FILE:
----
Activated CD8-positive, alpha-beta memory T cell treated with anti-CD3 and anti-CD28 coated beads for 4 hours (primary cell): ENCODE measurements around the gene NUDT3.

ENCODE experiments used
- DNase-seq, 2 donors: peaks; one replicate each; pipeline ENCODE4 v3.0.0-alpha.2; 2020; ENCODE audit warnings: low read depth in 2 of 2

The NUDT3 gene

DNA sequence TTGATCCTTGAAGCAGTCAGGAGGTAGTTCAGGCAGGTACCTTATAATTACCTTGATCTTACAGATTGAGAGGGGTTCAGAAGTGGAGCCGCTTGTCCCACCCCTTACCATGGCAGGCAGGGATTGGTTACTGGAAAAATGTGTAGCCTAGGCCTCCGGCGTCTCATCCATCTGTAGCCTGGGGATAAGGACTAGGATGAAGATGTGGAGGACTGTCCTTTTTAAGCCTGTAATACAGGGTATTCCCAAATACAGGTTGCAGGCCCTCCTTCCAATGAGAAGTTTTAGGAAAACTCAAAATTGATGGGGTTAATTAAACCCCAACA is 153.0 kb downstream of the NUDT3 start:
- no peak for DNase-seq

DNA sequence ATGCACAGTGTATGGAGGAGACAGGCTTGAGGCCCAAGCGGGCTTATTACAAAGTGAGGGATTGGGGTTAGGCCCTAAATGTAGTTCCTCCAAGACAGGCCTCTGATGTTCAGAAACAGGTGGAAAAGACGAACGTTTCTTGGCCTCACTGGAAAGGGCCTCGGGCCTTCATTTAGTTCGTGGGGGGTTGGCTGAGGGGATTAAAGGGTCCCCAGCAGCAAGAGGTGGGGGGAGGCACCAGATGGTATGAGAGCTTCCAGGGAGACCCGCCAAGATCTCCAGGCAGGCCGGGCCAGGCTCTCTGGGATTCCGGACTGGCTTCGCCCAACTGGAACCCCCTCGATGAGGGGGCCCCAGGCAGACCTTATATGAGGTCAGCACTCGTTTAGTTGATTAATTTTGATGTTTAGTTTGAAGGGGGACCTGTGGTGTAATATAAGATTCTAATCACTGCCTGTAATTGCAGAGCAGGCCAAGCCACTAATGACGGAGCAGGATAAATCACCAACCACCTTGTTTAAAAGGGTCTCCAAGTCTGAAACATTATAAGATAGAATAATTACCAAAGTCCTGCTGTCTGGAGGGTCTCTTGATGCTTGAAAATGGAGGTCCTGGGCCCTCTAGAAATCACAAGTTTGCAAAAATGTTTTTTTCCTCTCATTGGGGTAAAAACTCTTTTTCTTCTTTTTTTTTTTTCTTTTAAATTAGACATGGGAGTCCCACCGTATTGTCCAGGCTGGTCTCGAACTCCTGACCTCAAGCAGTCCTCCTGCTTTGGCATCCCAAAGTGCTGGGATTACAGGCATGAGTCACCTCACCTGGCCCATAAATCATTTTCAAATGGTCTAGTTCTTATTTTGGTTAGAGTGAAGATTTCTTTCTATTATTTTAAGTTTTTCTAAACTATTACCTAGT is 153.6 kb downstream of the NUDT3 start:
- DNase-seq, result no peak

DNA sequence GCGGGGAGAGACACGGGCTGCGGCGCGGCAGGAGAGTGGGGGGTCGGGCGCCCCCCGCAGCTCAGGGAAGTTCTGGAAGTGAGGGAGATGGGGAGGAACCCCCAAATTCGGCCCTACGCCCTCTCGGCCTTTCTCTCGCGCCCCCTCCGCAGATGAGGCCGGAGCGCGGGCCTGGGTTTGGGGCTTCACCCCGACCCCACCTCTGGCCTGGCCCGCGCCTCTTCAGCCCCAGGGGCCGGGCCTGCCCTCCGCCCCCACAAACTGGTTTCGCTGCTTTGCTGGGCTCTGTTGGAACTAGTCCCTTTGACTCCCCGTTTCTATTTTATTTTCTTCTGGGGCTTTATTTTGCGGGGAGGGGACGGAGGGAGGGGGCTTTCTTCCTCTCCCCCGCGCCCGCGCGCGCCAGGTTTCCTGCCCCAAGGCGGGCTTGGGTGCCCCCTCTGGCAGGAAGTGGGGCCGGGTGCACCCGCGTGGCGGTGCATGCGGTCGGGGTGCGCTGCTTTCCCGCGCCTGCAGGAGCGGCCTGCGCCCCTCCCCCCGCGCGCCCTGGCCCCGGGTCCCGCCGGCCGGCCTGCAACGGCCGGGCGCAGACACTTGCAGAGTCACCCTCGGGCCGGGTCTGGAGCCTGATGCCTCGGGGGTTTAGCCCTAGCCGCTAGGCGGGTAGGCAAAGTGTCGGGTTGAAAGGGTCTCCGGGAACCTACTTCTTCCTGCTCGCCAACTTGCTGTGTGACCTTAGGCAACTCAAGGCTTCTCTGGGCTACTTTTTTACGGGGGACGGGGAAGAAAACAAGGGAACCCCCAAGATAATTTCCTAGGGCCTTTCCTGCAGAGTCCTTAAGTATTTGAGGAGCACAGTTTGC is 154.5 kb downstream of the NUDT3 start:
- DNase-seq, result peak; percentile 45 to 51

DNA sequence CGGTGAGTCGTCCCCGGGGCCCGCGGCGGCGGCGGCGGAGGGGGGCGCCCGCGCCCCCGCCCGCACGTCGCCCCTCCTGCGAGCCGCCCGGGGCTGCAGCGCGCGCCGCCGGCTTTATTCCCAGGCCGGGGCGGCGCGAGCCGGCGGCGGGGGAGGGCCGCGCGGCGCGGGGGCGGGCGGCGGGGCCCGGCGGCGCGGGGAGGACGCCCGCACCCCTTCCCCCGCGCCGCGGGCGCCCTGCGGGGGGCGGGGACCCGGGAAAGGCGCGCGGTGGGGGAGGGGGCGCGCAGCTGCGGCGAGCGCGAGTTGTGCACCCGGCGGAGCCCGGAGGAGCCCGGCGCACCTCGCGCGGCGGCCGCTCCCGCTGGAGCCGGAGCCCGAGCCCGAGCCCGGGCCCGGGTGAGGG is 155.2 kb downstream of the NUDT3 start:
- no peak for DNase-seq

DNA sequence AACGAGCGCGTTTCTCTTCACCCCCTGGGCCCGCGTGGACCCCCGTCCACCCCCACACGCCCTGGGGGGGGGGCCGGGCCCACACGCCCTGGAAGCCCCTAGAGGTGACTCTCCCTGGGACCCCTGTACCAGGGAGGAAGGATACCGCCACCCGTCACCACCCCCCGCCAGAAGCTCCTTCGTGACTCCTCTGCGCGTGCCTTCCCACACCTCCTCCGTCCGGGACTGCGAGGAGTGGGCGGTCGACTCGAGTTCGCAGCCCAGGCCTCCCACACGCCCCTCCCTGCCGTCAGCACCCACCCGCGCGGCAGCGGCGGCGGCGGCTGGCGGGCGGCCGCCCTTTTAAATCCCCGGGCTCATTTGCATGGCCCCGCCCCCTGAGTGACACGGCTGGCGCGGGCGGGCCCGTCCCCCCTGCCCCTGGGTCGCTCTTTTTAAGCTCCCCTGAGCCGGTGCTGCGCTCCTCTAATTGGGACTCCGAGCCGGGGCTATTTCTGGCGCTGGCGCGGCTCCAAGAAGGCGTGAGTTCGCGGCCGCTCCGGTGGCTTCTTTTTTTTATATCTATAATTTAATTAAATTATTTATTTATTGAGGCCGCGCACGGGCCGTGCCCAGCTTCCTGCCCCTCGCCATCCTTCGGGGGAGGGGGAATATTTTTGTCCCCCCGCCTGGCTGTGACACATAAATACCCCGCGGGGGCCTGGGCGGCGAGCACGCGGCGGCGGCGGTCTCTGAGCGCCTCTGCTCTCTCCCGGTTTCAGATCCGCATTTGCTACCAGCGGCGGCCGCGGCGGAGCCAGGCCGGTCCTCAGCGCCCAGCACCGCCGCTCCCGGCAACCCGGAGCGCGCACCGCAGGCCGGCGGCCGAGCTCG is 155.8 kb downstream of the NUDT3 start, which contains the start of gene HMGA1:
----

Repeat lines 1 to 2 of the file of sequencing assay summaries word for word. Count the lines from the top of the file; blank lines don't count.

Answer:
Activated CD8-positive, alpha-beta memory T cell treated with anti-CD3 and anti-CD28 coated beads for 4 hours (primary cell): ENCODE measurements around the gene NUDT3.

ENCODE experiments used